We need to rethink Women’s History Month

Women need change to be made and that is what the focus should be on this month. | Heidi Cuevas, PantherNOW

Heidi Cuevas | Opinion Director 

Every March, we have the chance to learn about women, their struggles and how we can all work together to make a difference.

Despite the holidays and recognition, it feels like not much has changed. 

Women’s History Month is supposed to be dedicated to honoring historical women while also recognizing women of today who are tearing down the gender obstacles women face every day. 

Even though this seems obvious, it’s not always the case. 

The month feels more dedicated to educating men on how to treat women by bombarding them with facts until they feel guilty enough to change – it’s unrealistic.  

Women don’t need to be reminded about the never-ending gender pay gap or how our basic human rights are vulnerable at any given moment because women are fully aware of these issues.

Women need change to be made and that is what the focus should be on this month. 

Instead these statistics and “fun facts” are catered to reminding men to care about the gender inequality women have been facing for decades and teach them how to treat women like people rather than objects. 

Doing this devalues the significance of a month that took years to proclaim as Women’s History Month which initially started as only a week.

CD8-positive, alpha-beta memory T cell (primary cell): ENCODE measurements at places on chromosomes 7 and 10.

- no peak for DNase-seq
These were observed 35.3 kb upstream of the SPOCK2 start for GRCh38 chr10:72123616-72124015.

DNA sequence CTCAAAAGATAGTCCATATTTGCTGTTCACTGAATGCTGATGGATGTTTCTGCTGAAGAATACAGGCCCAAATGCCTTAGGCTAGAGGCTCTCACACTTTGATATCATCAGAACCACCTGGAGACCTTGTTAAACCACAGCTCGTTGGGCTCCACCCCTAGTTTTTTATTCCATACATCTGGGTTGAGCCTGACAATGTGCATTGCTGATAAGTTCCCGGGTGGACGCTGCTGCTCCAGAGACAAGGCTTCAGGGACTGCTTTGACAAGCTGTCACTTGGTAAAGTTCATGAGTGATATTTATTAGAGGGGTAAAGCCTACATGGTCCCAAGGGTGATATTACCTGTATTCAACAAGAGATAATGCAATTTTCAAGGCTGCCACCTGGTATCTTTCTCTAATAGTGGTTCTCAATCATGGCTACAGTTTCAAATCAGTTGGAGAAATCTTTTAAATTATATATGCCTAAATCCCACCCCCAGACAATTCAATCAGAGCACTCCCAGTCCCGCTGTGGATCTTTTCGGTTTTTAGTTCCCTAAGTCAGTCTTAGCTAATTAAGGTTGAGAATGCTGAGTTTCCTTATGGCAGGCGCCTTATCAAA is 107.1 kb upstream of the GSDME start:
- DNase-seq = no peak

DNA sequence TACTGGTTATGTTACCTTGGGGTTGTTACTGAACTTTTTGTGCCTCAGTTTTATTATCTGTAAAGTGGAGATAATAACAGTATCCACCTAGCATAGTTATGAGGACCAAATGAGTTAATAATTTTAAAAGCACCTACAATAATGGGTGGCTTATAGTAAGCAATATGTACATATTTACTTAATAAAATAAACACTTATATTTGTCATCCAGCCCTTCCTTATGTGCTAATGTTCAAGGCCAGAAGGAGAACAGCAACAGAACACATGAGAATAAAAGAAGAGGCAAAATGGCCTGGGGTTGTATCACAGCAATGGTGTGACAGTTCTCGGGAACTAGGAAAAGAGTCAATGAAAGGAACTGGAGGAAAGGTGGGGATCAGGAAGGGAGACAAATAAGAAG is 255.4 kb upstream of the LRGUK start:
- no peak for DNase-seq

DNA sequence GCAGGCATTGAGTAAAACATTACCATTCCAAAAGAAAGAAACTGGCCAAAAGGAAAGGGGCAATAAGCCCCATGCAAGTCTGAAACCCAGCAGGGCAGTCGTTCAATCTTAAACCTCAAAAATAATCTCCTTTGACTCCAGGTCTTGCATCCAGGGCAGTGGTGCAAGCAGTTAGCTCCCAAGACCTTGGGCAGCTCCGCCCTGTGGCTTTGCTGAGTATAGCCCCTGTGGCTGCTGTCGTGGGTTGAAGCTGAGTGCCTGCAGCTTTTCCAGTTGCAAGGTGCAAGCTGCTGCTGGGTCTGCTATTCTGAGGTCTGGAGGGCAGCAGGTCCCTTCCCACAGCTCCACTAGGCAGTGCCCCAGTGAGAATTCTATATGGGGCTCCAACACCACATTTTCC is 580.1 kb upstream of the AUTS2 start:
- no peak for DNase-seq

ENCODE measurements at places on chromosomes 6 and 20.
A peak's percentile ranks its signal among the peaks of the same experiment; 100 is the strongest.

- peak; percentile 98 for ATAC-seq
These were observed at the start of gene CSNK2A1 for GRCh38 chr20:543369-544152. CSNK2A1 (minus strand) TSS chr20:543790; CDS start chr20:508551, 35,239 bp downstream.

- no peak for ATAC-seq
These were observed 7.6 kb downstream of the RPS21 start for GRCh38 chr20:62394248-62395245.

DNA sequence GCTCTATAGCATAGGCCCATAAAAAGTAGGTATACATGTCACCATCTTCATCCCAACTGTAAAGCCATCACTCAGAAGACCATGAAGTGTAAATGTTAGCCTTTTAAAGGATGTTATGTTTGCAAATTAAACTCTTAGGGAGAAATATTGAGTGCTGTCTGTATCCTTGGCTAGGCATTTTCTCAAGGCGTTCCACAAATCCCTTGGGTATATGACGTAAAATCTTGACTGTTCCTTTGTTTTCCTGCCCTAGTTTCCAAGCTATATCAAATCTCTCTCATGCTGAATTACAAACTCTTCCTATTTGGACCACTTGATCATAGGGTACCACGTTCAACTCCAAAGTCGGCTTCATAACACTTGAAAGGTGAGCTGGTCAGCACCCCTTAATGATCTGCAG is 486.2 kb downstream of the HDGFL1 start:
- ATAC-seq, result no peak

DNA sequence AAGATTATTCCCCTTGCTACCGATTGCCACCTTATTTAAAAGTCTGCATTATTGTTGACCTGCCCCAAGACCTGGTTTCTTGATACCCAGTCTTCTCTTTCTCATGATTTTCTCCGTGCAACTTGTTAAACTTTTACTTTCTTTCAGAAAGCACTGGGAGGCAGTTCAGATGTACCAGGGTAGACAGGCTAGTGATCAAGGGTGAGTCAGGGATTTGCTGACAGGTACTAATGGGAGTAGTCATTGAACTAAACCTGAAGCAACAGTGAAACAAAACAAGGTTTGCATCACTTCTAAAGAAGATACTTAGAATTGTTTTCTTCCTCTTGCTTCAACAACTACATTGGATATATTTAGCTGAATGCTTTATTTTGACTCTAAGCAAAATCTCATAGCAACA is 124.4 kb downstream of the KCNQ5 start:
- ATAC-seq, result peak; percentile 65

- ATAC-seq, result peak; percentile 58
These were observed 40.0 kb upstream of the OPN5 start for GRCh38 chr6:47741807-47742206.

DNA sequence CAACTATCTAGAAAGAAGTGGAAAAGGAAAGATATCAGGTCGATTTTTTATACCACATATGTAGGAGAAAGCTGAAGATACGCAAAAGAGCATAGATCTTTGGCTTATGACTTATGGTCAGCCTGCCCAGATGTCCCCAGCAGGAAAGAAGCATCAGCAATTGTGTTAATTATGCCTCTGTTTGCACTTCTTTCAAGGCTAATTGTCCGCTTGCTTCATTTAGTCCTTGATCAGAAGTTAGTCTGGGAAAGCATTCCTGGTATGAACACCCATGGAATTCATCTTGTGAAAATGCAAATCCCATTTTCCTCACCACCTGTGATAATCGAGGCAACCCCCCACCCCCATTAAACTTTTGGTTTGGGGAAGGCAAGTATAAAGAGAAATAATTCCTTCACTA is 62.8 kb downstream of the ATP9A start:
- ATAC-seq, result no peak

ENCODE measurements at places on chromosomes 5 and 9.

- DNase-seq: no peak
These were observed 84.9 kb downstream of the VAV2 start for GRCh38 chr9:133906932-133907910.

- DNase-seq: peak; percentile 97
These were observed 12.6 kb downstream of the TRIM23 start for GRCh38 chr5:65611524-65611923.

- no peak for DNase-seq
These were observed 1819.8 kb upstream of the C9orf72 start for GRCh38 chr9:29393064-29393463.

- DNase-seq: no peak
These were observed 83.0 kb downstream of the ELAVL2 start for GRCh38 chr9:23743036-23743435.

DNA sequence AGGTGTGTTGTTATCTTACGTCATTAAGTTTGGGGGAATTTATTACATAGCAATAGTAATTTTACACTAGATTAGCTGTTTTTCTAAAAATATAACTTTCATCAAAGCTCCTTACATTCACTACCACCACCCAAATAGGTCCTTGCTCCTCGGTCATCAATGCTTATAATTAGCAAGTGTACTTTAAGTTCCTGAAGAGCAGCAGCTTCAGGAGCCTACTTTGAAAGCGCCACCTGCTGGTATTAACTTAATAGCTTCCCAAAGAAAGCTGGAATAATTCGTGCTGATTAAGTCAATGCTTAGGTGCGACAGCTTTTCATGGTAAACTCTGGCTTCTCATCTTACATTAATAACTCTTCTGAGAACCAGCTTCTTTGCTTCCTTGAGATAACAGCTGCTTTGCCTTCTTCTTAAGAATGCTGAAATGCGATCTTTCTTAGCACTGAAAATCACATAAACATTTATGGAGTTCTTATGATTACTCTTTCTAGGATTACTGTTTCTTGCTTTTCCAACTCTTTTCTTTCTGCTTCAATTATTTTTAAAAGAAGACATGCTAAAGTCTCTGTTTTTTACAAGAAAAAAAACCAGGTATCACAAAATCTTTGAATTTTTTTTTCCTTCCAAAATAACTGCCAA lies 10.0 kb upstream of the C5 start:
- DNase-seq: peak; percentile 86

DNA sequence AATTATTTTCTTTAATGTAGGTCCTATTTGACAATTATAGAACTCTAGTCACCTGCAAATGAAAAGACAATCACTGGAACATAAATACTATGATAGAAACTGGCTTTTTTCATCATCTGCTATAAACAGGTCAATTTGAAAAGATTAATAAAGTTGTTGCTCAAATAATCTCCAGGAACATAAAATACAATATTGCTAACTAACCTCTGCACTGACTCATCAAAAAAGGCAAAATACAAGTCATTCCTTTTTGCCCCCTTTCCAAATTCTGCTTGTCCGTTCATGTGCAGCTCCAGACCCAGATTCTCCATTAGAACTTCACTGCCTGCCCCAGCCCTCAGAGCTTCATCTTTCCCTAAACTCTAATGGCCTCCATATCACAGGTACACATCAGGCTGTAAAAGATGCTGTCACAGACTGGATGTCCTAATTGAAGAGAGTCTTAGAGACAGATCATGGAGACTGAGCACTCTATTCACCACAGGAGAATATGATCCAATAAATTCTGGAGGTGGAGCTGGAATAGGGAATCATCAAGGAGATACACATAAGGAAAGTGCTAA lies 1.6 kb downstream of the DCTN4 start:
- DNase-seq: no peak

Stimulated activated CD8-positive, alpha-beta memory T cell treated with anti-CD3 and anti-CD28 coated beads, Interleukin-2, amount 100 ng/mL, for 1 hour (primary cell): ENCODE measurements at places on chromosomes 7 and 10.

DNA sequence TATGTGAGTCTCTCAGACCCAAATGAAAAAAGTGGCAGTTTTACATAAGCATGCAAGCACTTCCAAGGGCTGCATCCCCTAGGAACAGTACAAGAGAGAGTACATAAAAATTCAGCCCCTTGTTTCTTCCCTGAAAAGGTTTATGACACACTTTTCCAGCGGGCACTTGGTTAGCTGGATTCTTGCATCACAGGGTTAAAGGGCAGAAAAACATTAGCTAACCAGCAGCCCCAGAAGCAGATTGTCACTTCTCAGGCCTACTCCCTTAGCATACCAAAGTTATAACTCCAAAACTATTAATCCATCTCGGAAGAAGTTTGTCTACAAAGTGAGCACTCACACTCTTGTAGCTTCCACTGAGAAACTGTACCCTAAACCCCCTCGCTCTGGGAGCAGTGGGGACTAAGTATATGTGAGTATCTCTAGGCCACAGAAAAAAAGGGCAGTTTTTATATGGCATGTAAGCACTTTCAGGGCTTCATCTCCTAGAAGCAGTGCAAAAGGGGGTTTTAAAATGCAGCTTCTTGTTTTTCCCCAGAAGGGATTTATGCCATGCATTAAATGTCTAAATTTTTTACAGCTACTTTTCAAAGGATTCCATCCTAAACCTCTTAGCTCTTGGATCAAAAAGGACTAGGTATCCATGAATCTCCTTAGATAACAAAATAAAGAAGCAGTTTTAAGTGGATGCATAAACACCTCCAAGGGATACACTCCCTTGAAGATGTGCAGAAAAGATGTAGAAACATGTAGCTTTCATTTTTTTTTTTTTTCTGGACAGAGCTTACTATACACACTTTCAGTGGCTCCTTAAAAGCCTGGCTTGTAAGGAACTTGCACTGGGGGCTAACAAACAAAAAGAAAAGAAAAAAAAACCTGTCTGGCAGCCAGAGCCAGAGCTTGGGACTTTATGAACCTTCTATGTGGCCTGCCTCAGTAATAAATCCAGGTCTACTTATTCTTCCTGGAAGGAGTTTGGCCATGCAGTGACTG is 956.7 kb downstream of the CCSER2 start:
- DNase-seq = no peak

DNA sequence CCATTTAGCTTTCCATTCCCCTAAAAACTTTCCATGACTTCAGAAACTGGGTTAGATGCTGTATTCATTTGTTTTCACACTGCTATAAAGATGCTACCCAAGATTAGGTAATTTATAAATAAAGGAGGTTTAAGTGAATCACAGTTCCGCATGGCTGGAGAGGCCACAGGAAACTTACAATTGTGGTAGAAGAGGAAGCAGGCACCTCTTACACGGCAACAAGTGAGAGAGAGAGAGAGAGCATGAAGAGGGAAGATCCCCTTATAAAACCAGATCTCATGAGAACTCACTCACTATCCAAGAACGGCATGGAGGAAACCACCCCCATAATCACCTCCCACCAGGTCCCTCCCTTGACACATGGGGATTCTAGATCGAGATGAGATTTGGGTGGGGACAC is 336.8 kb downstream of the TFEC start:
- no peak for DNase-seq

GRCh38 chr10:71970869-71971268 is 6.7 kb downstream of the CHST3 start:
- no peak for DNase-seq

This is not to say that these issues should not be brought to our attention because they shouldn’t be ignored but at the same time we shouldn’t only care about them for a month.

Just because we learn about the historical efforts made by women for rights doesn’t mean the fight has ended, which is a misconception that this month tends to create. 

During this month we learn about the historical efforts women made for the right to an abortion which led to the Roe V Wade decision. A decision that took decades to establish. 

It was only two years ago that Roe v. Wade was overturned and gave states control over abortion rights. And it was only one year ago that the state of Florida signed into law the extreme six-week abortion ban. 

In three years women’s reproductive rights were stripped away and the efforts made by historical and modern women were as well. 

This month is critical to bring awareness to the issues women have been facing for decades. Still, the information shouldn’t be catered to educating men about the struggles of being a woman. We should be recognizing the issues that have been prominent for decades and advocate for change. 

DISCLAIMER:

The opinions presented on this page do not represent the views of the PantherNOW Editorial Board. These views are separate from editorials and reflect individual perspectives of contributing writers and/or members of the University community.

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